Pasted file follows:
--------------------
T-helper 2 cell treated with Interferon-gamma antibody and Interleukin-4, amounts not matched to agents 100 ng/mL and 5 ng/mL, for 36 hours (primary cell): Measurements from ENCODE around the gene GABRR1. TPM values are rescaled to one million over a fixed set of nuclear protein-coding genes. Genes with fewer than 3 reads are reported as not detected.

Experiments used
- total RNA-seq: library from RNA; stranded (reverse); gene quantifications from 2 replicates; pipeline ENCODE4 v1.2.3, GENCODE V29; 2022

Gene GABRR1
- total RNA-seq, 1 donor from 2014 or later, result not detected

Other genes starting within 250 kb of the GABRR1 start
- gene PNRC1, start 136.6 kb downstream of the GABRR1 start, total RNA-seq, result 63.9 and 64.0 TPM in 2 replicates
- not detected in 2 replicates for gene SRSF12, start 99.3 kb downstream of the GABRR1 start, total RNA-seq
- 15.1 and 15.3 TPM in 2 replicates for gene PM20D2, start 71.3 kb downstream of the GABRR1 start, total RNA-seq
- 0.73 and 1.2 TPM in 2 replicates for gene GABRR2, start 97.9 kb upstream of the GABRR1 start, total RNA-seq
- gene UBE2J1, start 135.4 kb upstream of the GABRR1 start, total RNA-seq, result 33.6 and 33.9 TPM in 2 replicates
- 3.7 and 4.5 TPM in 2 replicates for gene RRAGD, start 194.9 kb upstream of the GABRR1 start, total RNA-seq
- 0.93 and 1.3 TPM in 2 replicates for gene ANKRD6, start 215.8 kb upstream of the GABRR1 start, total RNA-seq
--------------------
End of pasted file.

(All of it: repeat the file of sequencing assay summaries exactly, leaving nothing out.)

T-helper 2 cell treated with Interferon-gamma antibody and Interleukin-4, amounts not matched to agents 100 ng/mL and 5 ng/mL, for 36 hours (primary cell): Measurements from ENCODE around the gene GABRR1. TPM values are rescaled to one million over a fixed set of nuclear protein-coding genes. Genes with fewer than 3 reads are reported as not detected.

Experiments used
- total RNA-seq: library from RNA; stranded (reverse); gene quantifications from 2 replicates; pipeline ENCODE4 v1.2.3, GENCODE V29; 2022

Gene GABRR1
- total RNA-seq, 1 donor from 2014 or later, result not detected

Other genes starting within 250 kb of the GABRR1 start
- gene PNRC1, start 136.6 kb downstream of the GABRR1 start, total RNA-seq, result 63.9 and 64.0 TPM in 2 replicates
- not detected in 2 replicates for gene SRSF12, start 99.3 kb downstream of the GABRR1 start, total RNA-seq
- 15.1 and 15.3 TPM in 2 replicates for gene PM20D2, start 71.3 kb downstream of the GABRR1 start, total RNA-seq
- 0.73 and 1.2 TPM in 2 replicates for gene GABRR2, start 97.9 kb upstream of the GABRR1 start, total RNA-seq
- gene UBE2J1, start 135.4 kb upstream of the GABRR1 start, total RNA-seq, result 33.6 and 33.9 TPM in 2 replicates
- 3.7 and 4.5 TPM in 2 replicates for gene RRAGD, start 194.9 kb upstream of the GABRR1 start, total RNA-seq
- 0.93 and 1.3 TPM in 2 replicates for gene ANKRD6, start 215.8 kb upstream of the GABRR1 start, total RNA-seq